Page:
I was a bit impressed that some of the actors did step up this season. Michael Xavier as Logan delivered a much better performance this season. Part of it was that he was given so many better things to do. I was impressed that he was able to raise his game here. It tells me that perhaps these weak performances might have more to do with the writing. Steve Lund as Nick was another of the actors who was able to rise above his first season performance. Again, his character was given so much better material to work with.
Additions to the cast included a pretty solid performance from each of the trilogy of witches. Tommie-Amber Pirie was the best of the three as Paige. The character was able to create great chemistry with Nick, and it was a highlight of the season. Sean Rogerson was OK as the big bad. His game increased when he was working opposite the Elena character. No surprise there.
The werewolves themselves are actually not bad. They do have an obvious CG look to them, necessitated by budget on a small television production. But I rather like the design, and there are some pretty solid facial moments where I saw more emotion than I did with some of these actors. You’ll also notice much more gore and blood this season. They definitely pulled out the horror trends in the story. Most of it looked pretty good. Production values were never an issue with me on this show.
The show appears to be targeted toward a more female audience. Like Teen Wolf, there are a lot of guys running around without shirts. Vandervoort gets her fair share of near-naked and sex scenes, so the guys haven’t been totally neglected. The characters make it a point to strip before changing.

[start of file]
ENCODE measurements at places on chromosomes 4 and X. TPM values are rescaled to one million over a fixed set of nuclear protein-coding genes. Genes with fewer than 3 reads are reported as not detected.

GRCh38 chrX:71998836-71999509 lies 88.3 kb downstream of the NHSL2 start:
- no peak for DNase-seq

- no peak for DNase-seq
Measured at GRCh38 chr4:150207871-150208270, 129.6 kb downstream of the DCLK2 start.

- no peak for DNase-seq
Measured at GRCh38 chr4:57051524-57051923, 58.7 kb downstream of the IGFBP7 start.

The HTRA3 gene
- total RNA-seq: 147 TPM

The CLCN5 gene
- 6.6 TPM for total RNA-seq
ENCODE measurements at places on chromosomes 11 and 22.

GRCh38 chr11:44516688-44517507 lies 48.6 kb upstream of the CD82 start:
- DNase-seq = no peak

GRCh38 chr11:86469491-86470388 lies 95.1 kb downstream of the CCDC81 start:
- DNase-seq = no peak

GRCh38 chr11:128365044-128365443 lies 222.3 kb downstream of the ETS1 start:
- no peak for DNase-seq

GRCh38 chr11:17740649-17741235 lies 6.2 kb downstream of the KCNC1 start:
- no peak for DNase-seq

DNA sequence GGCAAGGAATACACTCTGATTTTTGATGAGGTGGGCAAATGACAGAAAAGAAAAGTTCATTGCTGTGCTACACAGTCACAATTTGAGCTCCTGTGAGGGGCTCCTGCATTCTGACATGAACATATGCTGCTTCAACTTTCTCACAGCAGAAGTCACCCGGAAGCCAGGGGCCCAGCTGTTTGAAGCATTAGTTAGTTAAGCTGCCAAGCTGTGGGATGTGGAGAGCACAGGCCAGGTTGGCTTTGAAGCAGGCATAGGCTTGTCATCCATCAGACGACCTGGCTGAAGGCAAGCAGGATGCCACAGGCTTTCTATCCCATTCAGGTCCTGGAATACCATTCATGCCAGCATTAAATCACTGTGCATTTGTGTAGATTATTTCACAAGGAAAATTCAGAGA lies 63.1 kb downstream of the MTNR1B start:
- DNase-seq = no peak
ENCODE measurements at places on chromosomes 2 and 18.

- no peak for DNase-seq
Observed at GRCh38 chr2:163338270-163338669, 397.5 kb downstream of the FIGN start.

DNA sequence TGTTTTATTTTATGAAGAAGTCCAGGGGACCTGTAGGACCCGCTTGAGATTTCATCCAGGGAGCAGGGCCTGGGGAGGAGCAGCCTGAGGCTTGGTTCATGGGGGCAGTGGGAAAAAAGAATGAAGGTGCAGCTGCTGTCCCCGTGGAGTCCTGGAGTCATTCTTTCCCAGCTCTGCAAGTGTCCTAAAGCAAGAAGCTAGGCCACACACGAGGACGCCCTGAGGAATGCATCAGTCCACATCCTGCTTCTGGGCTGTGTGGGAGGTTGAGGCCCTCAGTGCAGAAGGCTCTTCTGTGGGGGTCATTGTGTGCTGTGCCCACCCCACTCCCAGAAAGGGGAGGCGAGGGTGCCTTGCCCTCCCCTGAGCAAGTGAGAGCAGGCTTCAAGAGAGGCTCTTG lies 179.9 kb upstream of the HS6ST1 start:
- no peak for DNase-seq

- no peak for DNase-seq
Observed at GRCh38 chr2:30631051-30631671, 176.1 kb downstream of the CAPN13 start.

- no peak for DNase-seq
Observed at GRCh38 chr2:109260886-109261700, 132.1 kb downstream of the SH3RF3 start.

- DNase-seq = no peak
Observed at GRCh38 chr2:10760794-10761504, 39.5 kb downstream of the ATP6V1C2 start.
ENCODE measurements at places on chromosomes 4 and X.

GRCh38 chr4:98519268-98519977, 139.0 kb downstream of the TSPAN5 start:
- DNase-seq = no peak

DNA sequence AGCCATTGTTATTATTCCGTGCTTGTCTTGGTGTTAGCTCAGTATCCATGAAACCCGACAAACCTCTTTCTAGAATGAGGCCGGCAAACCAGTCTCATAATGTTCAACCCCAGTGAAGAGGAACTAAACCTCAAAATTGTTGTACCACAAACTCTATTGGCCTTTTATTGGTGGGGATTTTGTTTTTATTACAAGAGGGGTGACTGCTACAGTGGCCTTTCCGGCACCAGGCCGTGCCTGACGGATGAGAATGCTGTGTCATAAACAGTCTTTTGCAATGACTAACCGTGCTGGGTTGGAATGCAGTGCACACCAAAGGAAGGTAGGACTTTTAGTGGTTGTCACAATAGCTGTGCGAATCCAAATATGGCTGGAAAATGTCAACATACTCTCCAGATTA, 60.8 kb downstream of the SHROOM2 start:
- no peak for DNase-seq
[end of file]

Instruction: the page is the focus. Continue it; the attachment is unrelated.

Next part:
You get 10 episodes (down from 13 in the first season) on three discs. Extras include a short behind-the-scenes feature, 20 minutes of deleted/extended scenes, a gag reel, and a New York ComicCon panel with most of the major players. There’s something called a Gentling Video, and it’s quite bizarre. Not sure what that was all about. I think mostly the number 46. There’s also a stun reel to top off the extras all found on the third disc.
The television landscape has been flooded with shows about the supernatural. Vampires have been particularly hot topics in recent years, but werewolves are starting to get their own sub-genre going. MTV’s Teen Wolf manages to pull the theme off quite well. It’s no surprise that pretty much every network out there wants to throw their own hats into the supernatural ring. It’s getting quite crowded, but the popularity appears to have no end. Of course, with such a crowded field you have to find a way to stand out from the rest. That’s what I was hoping to find. Unfortunately, the results aren’t as impressive as I had hoped. It seems even the studio has lowered their expectations, as the show wasn’t available in Blu-ray this time around. I find it all frustrating, because there are some way-cool elements here. There were absolutely lessons learned and improved going into the second season. If they hadn’t decided to switch tracks so drastically, I think there was more hope for the show. I don’t understand why they did it, but this could be an “Undoing”.